Indeed, billions of forints will be spent and thousands of trees will have to be cut down to create this absolutely unnecessary project to which, on top of everything else, the people of Budapest strongly object. In February Ipsos, a Hungarian polling company, posed several questions, all concerning the future of the Castle District and the fate of Városliget. The overwhelming majority opted for the renovation of the park and against erecting new buildings within the park. In fact, 85% of those surveyed wanted to have more parks in Pest and thought that another park could be fashioned out of the region lying behind the Western Station. A proposal to hold a referendum on the question was turned down by the Kúria, Hungary’s highest court. By now it should be clear to everyone that a referendum can be held in Hungary only if it is in the interest of the government. And surely, given public sentiment in Budapest, the results would have put an end to Viktor Orbán’s dreams.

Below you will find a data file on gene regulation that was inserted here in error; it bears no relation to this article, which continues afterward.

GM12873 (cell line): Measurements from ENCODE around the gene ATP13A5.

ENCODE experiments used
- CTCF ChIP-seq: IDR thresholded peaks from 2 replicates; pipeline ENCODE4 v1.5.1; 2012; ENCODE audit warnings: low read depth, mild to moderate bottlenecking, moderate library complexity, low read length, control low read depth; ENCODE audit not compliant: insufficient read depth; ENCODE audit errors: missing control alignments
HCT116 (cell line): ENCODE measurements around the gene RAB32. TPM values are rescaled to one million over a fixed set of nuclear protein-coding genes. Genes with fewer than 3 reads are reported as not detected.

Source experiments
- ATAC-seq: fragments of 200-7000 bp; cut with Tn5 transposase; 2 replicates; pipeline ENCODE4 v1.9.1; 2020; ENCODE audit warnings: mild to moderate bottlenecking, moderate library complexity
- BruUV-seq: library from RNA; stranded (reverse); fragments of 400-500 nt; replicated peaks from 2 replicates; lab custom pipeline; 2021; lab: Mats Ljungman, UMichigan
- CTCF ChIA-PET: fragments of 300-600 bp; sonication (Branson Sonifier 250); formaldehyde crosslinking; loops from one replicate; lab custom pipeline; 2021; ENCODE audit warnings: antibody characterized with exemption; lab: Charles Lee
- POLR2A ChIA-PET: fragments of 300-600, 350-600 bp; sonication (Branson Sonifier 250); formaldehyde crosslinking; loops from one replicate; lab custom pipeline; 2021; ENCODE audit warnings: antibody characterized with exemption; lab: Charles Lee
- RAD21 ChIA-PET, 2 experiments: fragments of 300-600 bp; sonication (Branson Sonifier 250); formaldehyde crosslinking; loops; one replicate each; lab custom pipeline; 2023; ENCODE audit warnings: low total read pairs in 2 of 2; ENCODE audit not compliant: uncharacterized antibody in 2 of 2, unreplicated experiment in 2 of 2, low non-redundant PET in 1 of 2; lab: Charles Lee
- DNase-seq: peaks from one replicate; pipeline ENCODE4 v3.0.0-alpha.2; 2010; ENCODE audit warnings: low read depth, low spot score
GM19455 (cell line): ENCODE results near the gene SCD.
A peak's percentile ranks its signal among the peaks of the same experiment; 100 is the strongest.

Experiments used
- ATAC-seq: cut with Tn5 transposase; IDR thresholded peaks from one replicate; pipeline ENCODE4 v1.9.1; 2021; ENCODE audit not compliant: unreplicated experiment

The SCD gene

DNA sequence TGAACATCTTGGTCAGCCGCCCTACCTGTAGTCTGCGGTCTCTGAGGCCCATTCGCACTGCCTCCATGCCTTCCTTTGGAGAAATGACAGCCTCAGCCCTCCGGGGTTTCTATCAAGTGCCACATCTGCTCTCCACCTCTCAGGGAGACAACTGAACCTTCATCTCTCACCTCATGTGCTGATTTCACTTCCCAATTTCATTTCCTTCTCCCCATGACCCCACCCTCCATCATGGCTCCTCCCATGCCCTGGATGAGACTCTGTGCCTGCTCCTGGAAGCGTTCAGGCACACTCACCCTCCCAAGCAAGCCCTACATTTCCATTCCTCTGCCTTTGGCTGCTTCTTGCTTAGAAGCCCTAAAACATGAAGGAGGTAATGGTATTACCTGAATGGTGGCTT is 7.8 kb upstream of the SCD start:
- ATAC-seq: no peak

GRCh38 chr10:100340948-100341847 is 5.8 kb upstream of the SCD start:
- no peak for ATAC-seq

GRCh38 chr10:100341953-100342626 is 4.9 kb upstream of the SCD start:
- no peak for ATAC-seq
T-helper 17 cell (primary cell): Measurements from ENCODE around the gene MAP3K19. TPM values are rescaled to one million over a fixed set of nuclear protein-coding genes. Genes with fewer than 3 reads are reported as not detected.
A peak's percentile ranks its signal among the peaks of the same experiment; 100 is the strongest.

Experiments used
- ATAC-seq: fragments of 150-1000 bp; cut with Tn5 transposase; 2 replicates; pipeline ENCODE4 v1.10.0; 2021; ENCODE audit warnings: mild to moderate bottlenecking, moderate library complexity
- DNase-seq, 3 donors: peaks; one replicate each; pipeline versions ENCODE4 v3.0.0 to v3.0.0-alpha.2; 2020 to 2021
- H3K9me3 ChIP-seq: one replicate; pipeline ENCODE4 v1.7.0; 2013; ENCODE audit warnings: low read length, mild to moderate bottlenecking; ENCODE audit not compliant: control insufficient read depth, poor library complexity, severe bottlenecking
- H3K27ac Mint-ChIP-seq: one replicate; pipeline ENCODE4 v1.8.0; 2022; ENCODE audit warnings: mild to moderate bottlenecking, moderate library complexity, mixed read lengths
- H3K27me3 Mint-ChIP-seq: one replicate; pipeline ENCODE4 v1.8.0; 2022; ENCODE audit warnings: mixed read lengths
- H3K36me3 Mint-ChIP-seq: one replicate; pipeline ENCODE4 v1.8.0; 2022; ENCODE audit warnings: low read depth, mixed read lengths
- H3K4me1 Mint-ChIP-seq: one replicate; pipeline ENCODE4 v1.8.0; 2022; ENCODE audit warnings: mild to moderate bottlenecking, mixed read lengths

Who are the “grove defenders”? As far as I can ascertain, we are talking about a group of 40 or 50 people who decided on March 17 to occupy a part of the park where one of the existing buildings is to be razed and a modern building, House of Hungarian Music, designed by the Japanese architect Suo Fujimoto, is to be erected. Ever since mid-March there has always been a small group of people on site to make sure that no demolition work can begin. They are a varied lot. There are environmentalists who chain themselves to trees. There are urban planners and architects who have grave reservations about the kind of “restoration” the Orbán government has in mind, at least in the case of two of the buildings: the Hungarian Museum of Engineering and Transportation and the Városliget Színház.

The Városliget Színház, built in 1874, was razed in 1952. Looking at an old photo of it, I see no particular reason to rebuild it, which is not in accordance with acceptable restoration practices in the first place.

The Városligeti Szinház

The Városligeti Szinház

The Museum of Transportation, which was heavily damaged during World War II, was restored in a truncated form sometime in the 1950s. The government plans to raze the building and rebuild the horrendous original.